The drive from Maury County, Tennessee to Oklahoma City—more than 650 miles away, nearly 10 hours—suggested that Cummins had driven quickly out of town in the two days after the kidnapping.
Cummins’ personnel files describes allegations of inappropriate conduct by Cummins toward Thomas when he was her teacher, including trying to kiss her, and making contact with her even after the school ordered him to stop. Until enrolling in school this year, Thomas had been homeschooled, which investigators said may have led her to be viewed as more vulnerable by a predatory adult.
“I have often thought that I would love to be a teacher, and just might excel at it, but it never seemed to be my destiny,” Cummins wrote on his teaching application, obtained by The Daily Beast. “When this opportunity presented itself I recalled that one of my favorite teachers came to teaching as a second career. That helped me believe that I can, too."
But the only references he listed were from the medical industry.
“Honestly, I briefly knew him,” Jeff Walker said, a former colleague told The Daily Beast. “I was in sales, and he was a respiratory therapist. And it was a very brief, brief acquaintance, if you would call it that.”
He added that Cummins’s old job dealt primarily with adults, and that the school district never called to ask for a recommendation. “so there was never an opportunity to be around young people,” Walker said. “He put me as a reference, and if anyone had called, I would’ve been like, who?”
Maury County District Attorney Brett Cooper told a local ABC affiliate that Cummins had persuaded Thomas to exchange messages with him.
“They would write the message and let it save as a draft,” Cooper said. “The other person would log in, read the message and then delete it and then write another message that was saved as a draft.”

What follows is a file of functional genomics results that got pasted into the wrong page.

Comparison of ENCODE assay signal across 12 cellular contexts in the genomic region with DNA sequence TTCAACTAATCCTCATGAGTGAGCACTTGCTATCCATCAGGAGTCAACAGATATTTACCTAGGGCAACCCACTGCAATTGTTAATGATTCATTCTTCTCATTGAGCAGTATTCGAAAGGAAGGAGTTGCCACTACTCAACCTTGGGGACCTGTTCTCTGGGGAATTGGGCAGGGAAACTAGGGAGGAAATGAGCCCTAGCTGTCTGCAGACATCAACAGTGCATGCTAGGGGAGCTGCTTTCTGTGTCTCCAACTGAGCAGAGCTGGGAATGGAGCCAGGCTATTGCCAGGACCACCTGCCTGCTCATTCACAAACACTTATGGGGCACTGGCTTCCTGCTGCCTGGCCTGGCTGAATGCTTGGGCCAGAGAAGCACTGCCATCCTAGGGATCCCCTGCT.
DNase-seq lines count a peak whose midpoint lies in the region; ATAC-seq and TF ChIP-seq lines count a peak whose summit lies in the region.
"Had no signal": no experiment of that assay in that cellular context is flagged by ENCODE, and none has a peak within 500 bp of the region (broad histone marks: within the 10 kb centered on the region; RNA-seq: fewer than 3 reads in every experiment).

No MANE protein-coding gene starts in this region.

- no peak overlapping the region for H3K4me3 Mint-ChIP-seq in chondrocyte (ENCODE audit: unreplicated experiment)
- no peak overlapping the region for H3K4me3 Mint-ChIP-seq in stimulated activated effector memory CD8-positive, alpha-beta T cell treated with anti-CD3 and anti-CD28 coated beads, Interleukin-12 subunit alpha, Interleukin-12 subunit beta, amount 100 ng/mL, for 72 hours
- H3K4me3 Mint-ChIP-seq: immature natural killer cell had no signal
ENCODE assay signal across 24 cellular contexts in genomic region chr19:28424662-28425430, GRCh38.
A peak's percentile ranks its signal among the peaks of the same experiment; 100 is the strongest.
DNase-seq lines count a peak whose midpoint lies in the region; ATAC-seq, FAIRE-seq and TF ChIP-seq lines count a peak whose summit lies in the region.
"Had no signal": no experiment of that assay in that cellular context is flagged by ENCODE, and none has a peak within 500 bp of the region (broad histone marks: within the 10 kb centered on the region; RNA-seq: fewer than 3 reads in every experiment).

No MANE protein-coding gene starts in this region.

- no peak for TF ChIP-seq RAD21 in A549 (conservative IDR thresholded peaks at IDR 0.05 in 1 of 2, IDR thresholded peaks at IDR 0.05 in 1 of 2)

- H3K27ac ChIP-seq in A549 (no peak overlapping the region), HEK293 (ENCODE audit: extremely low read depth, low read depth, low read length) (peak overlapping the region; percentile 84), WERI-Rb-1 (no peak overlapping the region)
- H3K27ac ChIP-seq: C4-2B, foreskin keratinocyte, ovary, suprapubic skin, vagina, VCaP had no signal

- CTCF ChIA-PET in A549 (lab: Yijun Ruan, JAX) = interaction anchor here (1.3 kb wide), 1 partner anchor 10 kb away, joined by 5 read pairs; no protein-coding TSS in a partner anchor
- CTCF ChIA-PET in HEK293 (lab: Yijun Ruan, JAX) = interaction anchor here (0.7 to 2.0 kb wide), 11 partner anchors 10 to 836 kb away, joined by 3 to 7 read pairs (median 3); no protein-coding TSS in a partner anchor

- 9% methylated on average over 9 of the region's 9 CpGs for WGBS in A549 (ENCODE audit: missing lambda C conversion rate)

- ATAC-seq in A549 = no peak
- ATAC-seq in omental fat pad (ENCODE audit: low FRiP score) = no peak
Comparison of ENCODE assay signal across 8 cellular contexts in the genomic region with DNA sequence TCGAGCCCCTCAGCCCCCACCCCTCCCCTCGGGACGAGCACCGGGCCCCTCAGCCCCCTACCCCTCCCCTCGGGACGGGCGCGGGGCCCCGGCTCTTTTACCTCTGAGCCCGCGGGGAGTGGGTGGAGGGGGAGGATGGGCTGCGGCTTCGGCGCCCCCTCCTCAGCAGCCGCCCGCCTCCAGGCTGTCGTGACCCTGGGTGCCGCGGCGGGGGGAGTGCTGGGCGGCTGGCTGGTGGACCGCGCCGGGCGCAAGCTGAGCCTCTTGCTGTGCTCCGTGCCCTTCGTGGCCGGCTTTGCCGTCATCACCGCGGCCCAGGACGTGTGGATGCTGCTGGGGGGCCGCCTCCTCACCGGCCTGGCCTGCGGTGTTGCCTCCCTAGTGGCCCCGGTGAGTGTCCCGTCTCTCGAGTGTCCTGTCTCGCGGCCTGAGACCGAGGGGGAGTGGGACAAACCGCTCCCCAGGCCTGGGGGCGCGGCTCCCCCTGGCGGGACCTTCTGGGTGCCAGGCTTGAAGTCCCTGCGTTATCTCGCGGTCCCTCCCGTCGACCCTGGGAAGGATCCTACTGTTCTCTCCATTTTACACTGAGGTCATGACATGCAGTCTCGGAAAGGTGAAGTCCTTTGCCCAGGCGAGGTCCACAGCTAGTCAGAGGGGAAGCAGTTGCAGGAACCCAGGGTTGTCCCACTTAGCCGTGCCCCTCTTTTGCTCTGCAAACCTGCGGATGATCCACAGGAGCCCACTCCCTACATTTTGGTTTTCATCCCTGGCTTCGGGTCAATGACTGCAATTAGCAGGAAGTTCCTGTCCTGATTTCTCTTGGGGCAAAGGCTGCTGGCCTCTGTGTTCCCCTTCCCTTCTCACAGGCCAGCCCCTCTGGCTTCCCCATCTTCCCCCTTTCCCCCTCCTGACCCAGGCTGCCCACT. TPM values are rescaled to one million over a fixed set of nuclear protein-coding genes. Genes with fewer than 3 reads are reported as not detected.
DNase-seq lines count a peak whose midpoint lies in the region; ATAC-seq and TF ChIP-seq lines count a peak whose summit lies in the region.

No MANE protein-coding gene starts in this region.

In at least one of the messages, Cummins allegedly made sexual comments about Thomas. Shortly before the kidnapping, Cummins searched for information on “teen marriage,” and whether police could track his car, investigators said of his internet history.
Prior to taking his teaching job in 2011, Cummins had no teaching experience. He had previously worked as a respiratory therapist for two decades, but described teaching as a dream job on his application.
Cummins is believed to have kidnapped Thomas from the restaurant where she worked. Thomas’s coworkers suggested that the 15-year-old feared her former teacher. Her family’s lawyer told WKRN that coworkers said Thomas hid in the bathroom when Cummins visited, and begged a coworker to tell Cummins she wasn’t working that day.
The morning of her disappearance, Thomas allegedly suggested that she was nervous about upcoming events. "She woke up her older sister and said 'Hey I'm leaving, but if I'm not back by 6:00 come looking for me,'" her sister-in-law Danielle Thomas told WHNT.
During the month-and-a-half manhunt, Cummins was believed to be carrying two handguns, investigators warned.
Cummins’s arrest warrant claims that he "may have been abusing his role as a teacher to groom this vulnerable young girl for some time in an effort to lure and potentially sexually exploit her."
He has since been fired from the school where he was Thomas’s teacher. His wife has filed for divorce.